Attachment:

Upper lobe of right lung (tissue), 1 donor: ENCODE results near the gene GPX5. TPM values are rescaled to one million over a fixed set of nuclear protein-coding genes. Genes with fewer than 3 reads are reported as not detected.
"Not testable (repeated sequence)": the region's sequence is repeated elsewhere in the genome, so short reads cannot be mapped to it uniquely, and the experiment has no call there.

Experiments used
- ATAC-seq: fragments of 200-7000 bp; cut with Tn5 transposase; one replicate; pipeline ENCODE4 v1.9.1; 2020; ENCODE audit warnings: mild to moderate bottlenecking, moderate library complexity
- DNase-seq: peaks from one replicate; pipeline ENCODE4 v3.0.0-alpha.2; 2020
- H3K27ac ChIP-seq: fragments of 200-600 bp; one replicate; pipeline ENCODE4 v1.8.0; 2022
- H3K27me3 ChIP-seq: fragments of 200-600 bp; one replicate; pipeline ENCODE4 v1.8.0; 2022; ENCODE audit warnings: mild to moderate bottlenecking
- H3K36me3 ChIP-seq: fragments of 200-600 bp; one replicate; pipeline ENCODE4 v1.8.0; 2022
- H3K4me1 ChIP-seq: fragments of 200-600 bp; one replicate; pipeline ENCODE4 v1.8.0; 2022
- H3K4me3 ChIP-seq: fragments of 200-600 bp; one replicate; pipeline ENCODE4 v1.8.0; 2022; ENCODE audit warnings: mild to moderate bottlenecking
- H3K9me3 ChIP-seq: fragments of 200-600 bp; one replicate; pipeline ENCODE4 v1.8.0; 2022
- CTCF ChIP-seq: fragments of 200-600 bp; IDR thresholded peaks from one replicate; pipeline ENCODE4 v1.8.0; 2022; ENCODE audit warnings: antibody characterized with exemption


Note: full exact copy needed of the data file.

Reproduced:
Upper lobe of right lung (tissue), 1 donor: ENCODE results near the gene GPX5. TPM values are rescaled to one million over a fixed set of nuclear protein-coding genes. Genes with fewer than 3 reads are reported as not detected.
"Not testable (repeated sequence)": the region's sequence is repeated elsewhere in the genome, so short reads cannot be mapped to it uniquely, and the experiment has no call there.

Experiments used
- ATAC-seq: fragments of 200-7000 bp; cut with Tn5 transposase; one replicate; pipeline ENCODE4 v1.9.1; 2020; ENCODE audit warnings: mild to moderate bottlenecking, moderate library complexity
- DNase-seq: peaks from one replicate; pipeline ENCODE4 v3.0.0-alpha.2; 2020
- H3K27ac ChIP-seq: fragments of 200-600 bp; one replicate; pipeline ENCODE4 v1.8.0; 2022
- H3K27me3 ChIP-seq: fragments of 200-600 bp; one replicate; pipeline ENCODE4 v1.8.0; 2022; ENCODE audit warnings: mild to moderate bottlenecking
- H3K36me3 ChIP-seq: fragments of 200-600 bp; one replicate; pipeline ENCODE4 v1.8.0; 2022
- H3K4me1 ChIP-seq: fragments of 200-600 bp; one replicate; pipeline ENCODE4 v1.8.0; 2022
- H3K4me3 ChIP-seq: fragments of 200-600 bp; one replicate; pipeline ENCODE4 v1.8.0; 2022; ENCODE audit warnings: mild to moderate bottlenecking
- H3K9me3 ChIP-seq: fragments of 200-600 bp; one replicate; pipeline ENCODE4 v1.8.0; 2022
- CTCF ChIP-seq: fragments of 200-600 bp; IDR thresholded peaks from one replicate; pipeline ENCODE4 v1.8.0; 2022; ENCODE audit warnings: antibody characterized with exemption